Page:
It seems nowadays, regardless of what industry you’re in — it could be baking cookies or B2B banking — no one is immune to the effects of ‘market disruption’. Take travel luggage for example: in 2018, this industry valued globally at US$20 million offered its consumers only two ‘choices’.

The core segment of the market was (and continues to be) dominated by affordable, mass produced cabins — the sort of milquetoast receptacle you’ll find, unfailingly, in airport gift shops throughout the globe. At the polar opposite end, luxury conglomerates like Samsonite and LVMH dominate the conversation, relying on name awareness and designer collaborations in order to shift product. Naturally, this left a hole in the wider market for mid-priced luggage with a strong design element: a sizeable gap that digitally savvy, culturally informed brands like Horizn Studios have been working tirelessly to close.

Horizn Studios
Horizn Studios co-founders Jan Roosen (left) and Stefan Holwe (right) say their goal is to build a luggage and accessories brand that will define the future of travel.

Like American rival AWAY, Horizn Studios was born out of a desire to bring innovation to what is considered largely to be an iterative industry. The Berlin-based label began life in 2015, following a meeting between co-founders Stefan Holwe and Jan Roosen. Those who have an even cursory awareness of the startup game will find the duo’s trajectory familiar. (Holwe hails from a venture capital background, while Roosen was previously in charge of corporate strategy at German retailer Peek & Cloppenburg.)

Since the brand’s launch in 2016, Holwe & Roosen have shipped over 100,000 pieces of product worldwide, growing Horizn into a travel brand with enough certifiable mindshare to get names like BMW and Soho House on board. Strategic partnerships of this calibre have evidently emboldened investors — the brand raised €10 million in series B funding last Christmas — but, as with all starts-ups that end up having long term growth prospects, Horizn’s staggering success is underlined by a solid core product.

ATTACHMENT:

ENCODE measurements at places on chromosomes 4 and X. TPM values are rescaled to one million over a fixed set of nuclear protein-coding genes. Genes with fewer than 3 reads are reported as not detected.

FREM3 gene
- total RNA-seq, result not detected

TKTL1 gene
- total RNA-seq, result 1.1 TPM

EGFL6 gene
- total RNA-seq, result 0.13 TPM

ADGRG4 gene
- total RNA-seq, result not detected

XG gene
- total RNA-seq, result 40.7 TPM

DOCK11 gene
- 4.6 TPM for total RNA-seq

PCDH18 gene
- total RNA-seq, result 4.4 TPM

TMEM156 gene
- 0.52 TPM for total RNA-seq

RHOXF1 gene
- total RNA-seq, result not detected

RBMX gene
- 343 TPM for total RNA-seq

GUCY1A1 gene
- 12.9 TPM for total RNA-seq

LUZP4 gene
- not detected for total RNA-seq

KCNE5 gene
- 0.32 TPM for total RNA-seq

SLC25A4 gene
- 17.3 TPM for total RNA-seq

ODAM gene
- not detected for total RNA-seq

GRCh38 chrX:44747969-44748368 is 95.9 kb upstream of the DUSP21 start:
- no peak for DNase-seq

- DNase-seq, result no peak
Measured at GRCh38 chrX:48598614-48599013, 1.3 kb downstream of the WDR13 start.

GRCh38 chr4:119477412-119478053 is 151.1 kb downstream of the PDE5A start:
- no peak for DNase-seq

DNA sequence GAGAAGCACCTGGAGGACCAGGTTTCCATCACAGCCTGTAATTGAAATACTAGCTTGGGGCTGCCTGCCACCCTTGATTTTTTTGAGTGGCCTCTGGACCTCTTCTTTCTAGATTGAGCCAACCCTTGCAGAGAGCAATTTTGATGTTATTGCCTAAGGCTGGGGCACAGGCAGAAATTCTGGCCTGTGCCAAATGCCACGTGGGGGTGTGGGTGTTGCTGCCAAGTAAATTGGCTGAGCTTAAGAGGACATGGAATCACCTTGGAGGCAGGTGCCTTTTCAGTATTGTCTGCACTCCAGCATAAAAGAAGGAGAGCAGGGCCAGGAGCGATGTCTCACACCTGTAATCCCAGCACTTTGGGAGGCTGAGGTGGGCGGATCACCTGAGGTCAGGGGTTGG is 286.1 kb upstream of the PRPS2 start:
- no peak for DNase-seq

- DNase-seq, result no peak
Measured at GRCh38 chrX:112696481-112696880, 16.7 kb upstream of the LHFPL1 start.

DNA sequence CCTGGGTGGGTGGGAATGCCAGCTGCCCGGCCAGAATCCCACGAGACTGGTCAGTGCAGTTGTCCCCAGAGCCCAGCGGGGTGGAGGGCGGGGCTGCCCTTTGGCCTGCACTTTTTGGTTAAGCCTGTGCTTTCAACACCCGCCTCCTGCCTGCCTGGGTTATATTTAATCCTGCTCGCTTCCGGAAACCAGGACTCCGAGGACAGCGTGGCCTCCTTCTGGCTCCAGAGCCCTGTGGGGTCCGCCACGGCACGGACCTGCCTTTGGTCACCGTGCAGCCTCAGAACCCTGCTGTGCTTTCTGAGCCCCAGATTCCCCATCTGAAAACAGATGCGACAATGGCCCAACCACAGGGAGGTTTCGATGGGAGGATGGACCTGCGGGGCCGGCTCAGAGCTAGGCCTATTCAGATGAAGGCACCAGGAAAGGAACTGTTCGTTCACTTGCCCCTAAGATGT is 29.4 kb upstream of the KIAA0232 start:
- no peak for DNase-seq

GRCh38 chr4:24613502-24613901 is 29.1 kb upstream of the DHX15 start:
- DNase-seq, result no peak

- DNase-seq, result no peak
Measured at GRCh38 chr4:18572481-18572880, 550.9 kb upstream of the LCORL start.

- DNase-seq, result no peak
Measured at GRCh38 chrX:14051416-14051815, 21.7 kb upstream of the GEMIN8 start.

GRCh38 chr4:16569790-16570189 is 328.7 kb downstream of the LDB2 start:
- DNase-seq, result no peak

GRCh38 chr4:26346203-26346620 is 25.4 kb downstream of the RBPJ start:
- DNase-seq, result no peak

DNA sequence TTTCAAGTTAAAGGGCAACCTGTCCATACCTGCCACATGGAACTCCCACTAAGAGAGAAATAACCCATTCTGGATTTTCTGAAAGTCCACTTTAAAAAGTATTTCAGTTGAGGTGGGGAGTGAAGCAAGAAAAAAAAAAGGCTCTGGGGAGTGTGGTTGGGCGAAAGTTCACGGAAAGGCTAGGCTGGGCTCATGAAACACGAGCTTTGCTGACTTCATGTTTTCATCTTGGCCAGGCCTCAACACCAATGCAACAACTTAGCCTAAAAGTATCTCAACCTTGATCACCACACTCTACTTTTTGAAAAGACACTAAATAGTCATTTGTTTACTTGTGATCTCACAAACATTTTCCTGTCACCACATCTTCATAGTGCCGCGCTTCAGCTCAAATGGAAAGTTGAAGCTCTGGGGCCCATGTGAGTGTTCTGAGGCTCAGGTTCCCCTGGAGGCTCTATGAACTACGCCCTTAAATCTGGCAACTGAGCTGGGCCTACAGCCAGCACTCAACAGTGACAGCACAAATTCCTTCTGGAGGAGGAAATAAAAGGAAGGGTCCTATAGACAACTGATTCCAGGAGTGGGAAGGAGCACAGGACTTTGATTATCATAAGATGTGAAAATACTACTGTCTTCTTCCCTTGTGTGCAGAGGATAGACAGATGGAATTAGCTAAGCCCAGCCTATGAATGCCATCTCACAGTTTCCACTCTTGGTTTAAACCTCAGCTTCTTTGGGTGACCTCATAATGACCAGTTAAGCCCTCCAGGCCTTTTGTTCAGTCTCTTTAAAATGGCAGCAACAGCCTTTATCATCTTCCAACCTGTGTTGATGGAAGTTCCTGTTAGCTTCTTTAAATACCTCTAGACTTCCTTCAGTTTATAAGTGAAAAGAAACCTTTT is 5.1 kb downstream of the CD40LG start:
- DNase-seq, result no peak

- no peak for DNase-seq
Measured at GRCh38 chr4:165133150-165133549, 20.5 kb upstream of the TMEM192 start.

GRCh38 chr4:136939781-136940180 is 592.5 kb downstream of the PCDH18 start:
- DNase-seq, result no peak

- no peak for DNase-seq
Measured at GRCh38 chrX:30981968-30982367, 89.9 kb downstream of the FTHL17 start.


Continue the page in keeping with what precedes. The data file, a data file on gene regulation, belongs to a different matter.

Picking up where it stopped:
Although backpacks, totes and a selection of travel accessories are available, the cornerstone of Horizn’s business remains its best-selling ‘smart luggage’. Ranging between 33 to 90 litres in capacity, the core idea regardless of whether you’re carrying on or checking in is the same. External shells are built using German aerospace-grade polycarbonate, equipped with TSA locks, and mounted on four 360-degree wheels (the latter, fully articulable and silent, are sourced from Hinomoto).

For a long time, that kind of premium construction would’ve been restricted to brands like TUMI, but the designers at Horizn — not content to chase value in the material realm — have gone even further. The brand’s ‘digital first’ mentality is encapsulated in the battery pack: an ejectable device recessed in each carriage’s telescoping handle, with which you can charge up to two devices multiple times. In concert with a host of other add-ons, such as GPS tracking and a dedicated travel planning service for Horizn customers, it’s clear that the brand’s stated objective — building travel products for the next generation — is less hyperbole, and more observation.

Horizn Studios H5 carry-on for Salone del Mobile.
Horizn Studios M5 carry-on for Soho House.

Horizn Studios’ signature M5 carry-on is available for prices starting at HK$3,217. To learn more, visit Horizn Studios online

Randy Lai
Editor
Having worked in the Australian digital media landscape for over 5 years, Randy has extensive experience in men's specialist categories such as classic clothing, watches and spirits. He is partial to mid-century chronographs and a nice chianti.